Painting questions and Aura

janinncMarch 27, 2012

I have only painted a room once in my life but will be painting several rooms in my home during the next several months. Based on recommendations on this and other forums, I plan to use Aura paint. After reading others' experiences, though, I am a bit worried about it drying too fast and having unsightly lines or textures on my wall.

I'm hoping some of you can answer a couple of questions to help me do this right:

1. Two of the rooms I will be painting currently have very dark (and very old) paint on the walls - one a dark blue and the other a dark red. I will be painting with a creamy off-white color. Aura is supposed to be self-priming with no more than two coats needed for any job. Given the age and color of the current paint, should I prime the walls anyway or just trust that the Aura will do the job?

2. The dark red room that I will be repainting is a bathroom that previously had a wallpaper border around the top. I scrubbed the walls after removing the wallpaper to make sure there was no residue, but I've heard that any previously wallpapered walls should be primed with a laquer-based primer to seal in any possible residue or else the new paint may start bubbling/peeling after a short time. Do I need to do this, or will using just the Aura be sufficient?

3. Until I read some of the previous posts, I was not aware of the importance of the type/quality of brushes and rollers. Can anyone recommend a brand or type of brush or roller that works best with Aura? I plan to use the matte finish on my walls.

Any other pointers you may have for an Aura newbie would also be appreciated!

Thank you for reporting this comment. Undo
paintguy22

From my experiences so far with Aura, the light colors really do not cover all that well. If you are painting over a dark color with a white or off white, I would prime first and maybe even have the primer tinted a bit towards your final color. This is just more economical because there is no point in priming with $65 per gallon paint. The primer itself is just cheaper. I never heard of a lacquer based primer. Maybe it was shellac based BIN you were thinking of. If anything, I would use Gardz to prime over the area where there was a border. It is water based. The best thing to do would be to just remove all the paste which is usually fairly easy when it was just a border. Purdy, Wooster and Corona all make good brushes. Purdy, Wooster and Corona also make good roller covers. What you want to stay away from is the cheap stuff or throw away brushes and rollers. Some people do experience some difficulty working with Aura because of the fast dry times. The key is just to keep moving so that your edges don't dry while you are getting more paint. The Aura extender is good to use for some added wet time. Try a wall or two and see how you are liking using it before you commit to buying all the paint. Good luck!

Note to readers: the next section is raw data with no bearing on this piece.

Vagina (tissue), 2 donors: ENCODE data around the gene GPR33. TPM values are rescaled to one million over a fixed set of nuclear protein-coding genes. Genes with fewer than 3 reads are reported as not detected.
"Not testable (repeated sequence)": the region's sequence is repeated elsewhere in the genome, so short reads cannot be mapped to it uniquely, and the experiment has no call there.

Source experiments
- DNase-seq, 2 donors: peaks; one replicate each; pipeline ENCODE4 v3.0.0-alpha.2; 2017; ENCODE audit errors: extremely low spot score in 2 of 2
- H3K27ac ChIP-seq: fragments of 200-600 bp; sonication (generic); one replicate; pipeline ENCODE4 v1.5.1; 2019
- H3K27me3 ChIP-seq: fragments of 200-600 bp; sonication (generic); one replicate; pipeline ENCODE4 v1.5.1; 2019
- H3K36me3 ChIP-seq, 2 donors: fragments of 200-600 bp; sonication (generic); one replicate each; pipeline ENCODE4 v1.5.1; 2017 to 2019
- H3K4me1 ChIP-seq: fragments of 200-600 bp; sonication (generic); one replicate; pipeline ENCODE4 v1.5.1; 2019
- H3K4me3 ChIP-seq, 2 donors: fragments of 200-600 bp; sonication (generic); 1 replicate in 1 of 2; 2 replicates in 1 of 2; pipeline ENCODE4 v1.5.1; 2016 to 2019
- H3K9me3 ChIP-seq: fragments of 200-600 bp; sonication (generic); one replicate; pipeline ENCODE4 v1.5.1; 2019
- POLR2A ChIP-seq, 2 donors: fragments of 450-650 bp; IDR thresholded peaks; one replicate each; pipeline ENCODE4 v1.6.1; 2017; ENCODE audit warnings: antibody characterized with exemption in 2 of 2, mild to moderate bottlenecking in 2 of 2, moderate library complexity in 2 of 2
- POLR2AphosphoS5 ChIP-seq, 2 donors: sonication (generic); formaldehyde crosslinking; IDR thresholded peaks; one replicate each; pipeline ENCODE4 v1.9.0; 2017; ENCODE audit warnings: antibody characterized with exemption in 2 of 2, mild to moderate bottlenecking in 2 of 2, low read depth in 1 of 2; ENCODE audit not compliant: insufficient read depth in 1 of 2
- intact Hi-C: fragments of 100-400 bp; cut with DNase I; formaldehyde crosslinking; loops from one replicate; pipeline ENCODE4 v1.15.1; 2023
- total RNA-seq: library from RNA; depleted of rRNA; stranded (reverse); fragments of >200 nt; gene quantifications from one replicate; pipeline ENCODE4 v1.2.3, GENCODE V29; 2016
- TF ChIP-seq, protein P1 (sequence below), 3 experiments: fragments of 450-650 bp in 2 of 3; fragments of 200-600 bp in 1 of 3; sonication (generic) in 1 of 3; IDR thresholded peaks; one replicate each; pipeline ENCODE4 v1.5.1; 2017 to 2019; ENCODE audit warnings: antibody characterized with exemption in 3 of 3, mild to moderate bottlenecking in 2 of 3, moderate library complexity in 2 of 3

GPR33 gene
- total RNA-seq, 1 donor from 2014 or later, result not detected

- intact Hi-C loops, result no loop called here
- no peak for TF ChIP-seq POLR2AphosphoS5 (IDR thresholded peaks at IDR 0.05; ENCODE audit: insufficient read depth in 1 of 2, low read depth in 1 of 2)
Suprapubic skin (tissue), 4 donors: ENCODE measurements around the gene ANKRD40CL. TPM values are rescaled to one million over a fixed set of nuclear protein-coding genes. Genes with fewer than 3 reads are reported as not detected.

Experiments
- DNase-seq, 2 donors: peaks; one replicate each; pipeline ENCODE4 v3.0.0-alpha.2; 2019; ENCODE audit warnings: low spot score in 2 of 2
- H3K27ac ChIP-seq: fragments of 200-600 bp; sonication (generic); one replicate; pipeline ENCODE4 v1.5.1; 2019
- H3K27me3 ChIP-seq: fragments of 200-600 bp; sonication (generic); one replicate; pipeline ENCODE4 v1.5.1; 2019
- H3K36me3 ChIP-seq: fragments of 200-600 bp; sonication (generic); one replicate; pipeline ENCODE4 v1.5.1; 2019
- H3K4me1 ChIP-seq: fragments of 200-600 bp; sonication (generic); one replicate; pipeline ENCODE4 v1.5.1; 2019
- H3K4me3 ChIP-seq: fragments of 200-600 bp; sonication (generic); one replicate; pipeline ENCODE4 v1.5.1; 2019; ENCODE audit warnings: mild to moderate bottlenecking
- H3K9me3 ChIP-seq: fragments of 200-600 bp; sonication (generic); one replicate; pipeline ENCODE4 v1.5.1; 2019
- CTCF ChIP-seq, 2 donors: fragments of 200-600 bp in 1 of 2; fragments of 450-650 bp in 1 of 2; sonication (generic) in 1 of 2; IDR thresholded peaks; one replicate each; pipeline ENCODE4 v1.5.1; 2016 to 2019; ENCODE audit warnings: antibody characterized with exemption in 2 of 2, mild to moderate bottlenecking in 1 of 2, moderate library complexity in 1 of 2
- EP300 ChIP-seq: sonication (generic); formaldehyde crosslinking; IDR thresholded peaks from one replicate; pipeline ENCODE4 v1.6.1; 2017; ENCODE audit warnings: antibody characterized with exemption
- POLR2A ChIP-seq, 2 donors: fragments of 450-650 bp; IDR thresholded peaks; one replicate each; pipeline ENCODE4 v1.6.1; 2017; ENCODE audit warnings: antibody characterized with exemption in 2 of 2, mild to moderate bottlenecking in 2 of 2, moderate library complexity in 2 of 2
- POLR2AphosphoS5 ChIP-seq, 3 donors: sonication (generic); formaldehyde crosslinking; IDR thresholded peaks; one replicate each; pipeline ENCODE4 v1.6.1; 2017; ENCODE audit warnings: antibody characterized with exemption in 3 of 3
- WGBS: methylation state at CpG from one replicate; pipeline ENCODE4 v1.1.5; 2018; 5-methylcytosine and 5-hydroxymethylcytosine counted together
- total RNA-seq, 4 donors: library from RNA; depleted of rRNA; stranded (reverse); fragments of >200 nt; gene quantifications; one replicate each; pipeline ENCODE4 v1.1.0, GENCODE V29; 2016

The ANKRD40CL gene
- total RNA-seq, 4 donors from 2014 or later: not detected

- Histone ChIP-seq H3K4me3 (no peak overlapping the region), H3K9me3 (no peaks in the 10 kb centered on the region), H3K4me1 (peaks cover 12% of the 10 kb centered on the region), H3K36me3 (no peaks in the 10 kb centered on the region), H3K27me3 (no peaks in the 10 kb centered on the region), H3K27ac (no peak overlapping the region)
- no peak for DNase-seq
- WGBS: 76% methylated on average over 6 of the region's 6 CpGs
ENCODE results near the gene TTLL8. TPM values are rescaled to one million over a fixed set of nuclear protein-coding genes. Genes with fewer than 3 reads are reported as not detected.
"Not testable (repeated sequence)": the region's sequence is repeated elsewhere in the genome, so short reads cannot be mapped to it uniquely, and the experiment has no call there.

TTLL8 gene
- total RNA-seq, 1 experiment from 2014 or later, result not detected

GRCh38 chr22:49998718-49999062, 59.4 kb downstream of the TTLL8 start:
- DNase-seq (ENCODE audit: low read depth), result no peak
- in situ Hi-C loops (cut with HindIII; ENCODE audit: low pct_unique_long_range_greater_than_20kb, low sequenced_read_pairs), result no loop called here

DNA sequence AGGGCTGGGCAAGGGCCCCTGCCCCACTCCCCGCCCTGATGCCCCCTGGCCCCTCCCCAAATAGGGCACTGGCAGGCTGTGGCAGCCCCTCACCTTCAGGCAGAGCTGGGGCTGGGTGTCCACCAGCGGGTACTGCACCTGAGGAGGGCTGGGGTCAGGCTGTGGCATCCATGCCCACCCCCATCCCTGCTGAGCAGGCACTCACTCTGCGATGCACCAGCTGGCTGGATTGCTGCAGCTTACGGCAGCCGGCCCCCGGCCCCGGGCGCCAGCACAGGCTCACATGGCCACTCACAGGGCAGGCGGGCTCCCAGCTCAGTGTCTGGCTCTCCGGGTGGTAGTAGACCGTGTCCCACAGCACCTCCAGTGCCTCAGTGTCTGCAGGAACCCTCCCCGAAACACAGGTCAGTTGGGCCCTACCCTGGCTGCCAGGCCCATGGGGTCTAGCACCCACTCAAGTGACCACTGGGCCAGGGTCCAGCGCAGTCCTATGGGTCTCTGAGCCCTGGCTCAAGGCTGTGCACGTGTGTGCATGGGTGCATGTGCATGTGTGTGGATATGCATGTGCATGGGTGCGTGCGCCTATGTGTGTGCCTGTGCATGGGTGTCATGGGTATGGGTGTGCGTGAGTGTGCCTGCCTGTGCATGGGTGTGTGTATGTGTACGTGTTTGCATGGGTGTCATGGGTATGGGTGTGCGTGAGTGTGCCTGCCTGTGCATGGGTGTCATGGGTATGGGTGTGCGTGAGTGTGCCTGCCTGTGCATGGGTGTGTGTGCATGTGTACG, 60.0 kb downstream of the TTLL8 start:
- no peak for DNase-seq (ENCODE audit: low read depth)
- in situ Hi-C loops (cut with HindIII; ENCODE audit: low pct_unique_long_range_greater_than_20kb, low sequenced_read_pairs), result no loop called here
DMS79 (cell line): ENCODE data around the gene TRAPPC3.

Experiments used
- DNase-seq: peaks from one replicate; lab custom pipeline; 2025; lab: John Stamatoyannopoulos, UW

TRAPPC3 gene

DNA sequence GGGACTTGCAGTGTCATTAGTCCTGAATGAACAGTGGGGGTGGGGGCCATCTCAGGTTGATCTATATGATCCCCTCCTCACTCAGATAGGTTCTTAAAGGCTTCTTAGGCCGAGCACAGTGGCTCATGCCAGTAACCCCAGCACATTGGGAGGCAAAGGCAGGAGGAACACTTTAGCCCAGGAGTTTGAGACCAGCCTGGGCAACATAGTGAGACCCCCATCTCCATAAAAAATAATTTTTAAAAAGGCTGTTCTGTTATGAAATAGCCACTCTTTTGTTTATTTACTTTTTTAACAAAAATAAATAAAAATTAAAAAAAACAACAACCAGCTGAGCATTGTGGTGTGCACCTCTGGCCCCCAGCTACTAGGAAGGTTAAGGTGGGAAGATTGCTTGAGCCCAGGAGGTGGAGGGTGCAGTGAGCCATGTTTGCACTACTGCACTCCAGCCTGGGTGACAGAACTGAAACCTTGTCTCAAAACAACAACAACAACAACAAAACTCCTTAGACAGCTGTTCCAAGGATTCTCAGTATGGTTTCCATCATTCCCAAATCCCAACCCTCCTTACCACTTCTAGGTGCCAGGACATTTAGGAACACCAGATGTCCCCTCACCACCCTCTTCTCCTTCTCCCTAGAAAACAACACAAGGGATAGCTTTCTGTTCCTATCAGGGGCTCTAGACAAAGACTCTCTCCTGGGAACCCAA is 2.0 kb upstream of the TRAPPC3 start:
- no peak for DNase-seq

Bookmark   March 27, 2012 at 6:27PM
Thank you for reporting this comment. Undo
PRO
Lori A. Sawaya

EXCELLENT info/share, paintguy.

    Bookmark   March 27, 2012 at 6:50PM
Thank you for reporting this comment. Undo
Faron79

Yes PG-

VERY good tweak on things there!

Faron

    Bookmark   March 28, 2012 at 1:01AM
Thank you for reporting this comment. Undo
janinnc

Thank you, Paintguy.
If I use primer on the walls before painting with Aura, does the brand of primer matter? It would be great to save some money by using a cheaper brand for the primer.
You are right - I did mean shellac based primer when referring to the walls that had the wallpaper border. I did scrub to remove the paste but after reading other horror stories about paint jobs that were ruined when water based primer and paint were used that I wondered if it would be worth the extra mess to use the shellac based primer just to make sure it wouldn't bubble or peel.
Thanks again for your advice!

    Bookmark   March 28, 2012 at 8:12AM
Thank you for reporting this comment. Undo
paintguy22

The brand of primer really doens't matter, but cheaper primers are cheap for a reson. They don't seal as well. Some are so bad at sealing, it almost feels like you are priming with a dead flat paint. Benjamin Moores general purpose primer isn't that expensive I don't think compared to Fresh Start so you could go with that. I would stay away from cheap PVA primers or Home Depot stuff though.

    Bookmark   March 28, 2012 at 1:07PM
Sign Up to comment
More Discussions
What do you think of Coronado vs. Ben Moore Classic
I had discussed using Ben Moore paints with the painter...
CT_Newbie
Any opinions on behr premium plus ultra paint?
I am considering using behr premium plus ultra paint...
texasjg
Choosing Paint Color with Lighting Issues
I'm anxious to start painting my kitchen cabinet doors...
funkycamper
how to get smooooth walls
The room Im painting has some areas original 1906 calcimine...
kashka_kat
Paint pink ground
what is the equivalent of pink ground by Farrow and...
appuri
People viewed this after searching for:
© 2015 Houzz Inc. Houzz® The new way to design your home™